no, that’s wrong as far as quoting poetry is concerned! What we do want to say is that brains — not strength — is the prime need for all these stunts we see performed almost every day.

Take the case of a small 100-pound girl. She can resist the efforts of the strongest man who strives to lift her from the floor by getting him to place both his hands on her waist.

Get Some NEW THRILLS from WINTER SPORTS (Jan, 1933)


You’ll never know the last word in winter sport thrills till you’ve tried out the ingenious stunts set forth here. Apply them to the nearest hill or lake and winter will have a new meaning to you and your gang.


WHAT’S more fun on a nippy night than a hearty skating party, or a sojourn to the neighborhood coasting track? Speak up; what is?

There’s glamour about a winter night and there’s plenty of fun awaiting you. Steep, snow-surfaced hills call for sleds and toboggans; smooth ice on lake and pond coax and beg for skates to line their smooth expanses with hair lines and ice shavings.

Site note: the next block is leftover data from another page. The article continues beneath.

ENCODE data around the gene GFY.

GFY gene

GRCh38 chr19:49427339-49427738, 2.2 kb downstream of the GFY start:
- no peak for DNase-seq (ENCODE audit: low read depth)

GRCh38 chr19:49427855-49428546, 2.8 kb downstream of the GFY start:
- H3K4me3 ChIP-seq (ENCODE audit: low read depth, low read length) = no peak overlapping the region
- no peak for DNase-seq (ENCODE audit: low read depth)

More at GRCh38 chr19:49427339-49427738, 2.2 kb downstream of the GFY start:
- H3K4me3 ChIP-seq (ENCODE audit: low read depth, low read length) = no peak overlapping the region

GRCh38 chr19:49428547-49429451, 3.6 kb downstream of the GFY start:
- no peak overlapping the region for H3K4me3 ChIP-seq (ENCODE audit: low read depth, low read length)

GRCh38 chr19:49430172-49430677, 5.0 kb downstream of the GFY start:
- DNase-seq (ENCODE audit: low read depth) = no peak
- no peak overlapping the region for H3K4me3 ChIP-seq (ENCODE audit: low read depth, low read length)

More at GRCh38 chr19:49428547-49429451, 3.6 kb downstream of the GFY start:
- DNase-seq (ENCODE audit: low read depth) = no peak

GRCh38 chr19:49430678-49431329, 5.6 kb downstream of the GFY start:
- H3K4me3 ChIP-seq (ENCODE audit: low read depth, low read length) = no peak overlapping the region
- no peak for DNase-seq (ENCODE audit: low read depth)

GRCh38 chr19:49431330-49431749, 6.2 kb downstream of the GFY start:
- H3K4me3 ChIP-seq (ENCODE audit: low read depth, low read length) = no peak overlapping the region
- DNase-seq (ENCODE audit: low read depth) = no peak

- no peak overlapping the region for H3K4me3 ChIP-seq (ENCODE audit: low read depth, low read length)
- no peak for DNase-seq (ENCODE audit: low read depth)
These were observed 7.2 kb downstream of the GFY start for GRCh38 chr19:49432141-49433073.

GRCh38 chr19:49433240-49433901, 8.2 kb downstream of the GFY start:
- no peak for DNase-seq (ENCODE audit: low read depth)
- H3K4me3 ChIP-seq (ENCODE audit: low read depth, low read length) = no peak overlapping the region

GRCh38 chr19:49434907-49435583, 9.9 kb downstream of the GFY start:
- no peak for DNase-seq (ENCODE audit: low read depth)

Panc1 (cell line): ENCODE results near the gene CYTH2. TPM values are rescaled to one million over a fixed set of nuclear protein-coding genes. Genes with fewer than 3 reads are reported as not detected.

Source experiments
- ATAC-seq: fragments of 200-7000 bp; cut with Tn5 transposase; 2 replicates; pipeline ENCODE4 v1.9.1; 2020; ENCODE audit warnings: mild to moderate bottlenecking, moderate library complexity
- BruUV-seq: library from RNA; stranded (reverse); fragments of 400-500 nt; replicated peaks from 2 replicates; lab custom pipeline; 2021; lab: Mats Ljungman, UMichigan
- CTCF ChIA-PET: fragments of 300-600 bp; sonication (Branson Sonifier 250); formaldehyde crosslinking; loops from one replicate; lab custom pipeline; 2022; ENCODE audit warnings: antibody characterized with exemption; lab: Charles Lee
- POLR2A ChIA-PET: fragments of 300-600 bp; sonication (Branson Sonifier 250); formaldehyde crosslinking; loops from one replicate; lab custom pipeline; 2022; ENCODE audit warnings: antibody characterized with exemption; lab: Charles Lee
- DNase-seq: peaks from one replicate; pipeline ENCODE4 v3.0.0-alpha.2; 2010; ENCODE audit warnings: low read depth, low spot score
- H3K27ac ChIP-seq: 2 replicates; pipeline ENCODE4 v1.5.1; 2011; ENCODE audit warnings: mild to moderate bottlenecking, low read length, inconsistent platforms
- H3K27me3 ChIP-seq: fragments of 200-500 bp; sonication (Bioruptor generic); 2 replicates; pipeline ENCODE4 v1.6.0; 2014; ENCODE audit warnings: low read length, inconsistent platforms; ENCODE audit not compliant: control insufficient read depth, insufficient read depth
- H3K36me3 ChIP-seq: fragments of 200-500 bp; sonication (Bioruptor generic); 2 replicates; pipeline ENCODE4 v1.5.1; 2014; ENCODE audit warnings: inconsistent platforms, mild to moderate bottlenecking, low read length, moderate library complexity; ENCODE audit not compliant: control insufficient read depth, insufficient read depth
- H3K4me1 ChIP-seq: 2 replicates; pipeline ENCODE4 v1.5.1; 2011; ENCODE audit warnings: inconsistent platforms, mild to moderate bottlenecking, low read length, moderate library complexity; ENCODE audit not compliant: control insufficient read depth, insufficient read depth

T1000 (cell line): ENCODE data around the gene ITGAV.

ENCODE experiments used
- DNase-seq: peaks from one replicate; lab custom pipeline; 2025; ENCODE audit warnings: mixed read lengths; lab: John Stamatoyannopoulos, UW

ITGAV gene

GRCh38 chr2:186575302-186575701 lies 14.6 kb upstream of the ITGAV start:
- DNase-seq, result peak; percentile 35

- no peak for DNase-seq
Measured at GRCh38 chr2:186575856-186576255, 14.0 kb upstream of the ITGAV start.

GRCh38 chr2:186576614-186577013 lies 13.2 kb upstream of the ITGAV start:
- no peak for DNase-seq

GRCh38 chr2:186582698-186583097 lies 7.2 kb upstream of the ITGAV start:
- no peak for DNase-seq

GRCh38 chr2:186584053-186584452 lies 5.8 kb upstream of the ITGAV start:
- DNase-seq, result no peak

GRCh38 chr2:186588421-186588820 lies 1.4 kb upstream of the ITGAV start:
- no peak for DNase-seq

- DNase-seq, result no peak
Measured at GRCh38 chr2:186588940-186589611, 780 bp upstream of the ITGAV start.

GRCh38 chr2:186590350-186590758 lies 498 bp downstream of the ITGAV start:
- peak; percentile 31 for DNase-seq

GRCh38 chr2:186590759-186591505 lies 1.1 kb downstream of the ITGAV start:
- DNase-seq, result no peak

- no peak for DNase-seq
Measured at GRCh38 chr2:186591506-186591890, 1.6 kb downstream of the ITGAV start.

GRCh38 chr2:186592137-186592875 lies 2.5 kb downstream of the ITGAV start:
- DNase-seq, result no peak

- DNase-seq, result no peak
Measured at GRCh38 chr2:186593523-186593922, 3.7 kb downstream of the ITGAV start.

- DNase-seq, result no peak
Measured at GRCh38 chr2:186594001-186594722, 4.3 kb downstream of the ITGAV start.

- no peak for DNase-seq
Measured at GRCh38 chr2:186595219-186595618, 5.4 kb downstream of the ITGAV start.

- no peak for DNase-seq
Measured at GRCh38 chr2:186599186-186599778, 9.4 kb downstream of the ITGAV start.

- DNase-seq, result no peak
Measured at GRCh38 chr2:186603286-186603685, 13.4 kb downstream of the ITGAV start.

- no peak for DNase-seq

Here are enough stunts for snow and ice activities to keep you entertained for quite some time. They’ve all been tried and found quite thrilling. Most of them you will revamp to your own inclinations and local limitations.

Water Golf Is Played From Rafts (Jul, 1934)

Water Golf Is Played From Rafts
THERE are no water hazards on a certain golf course in Pasadena, California—the entire course is laid out on the water. Caddies paddle the golfers about the course on tiny rafts. The holes are floating cups, anchored in position.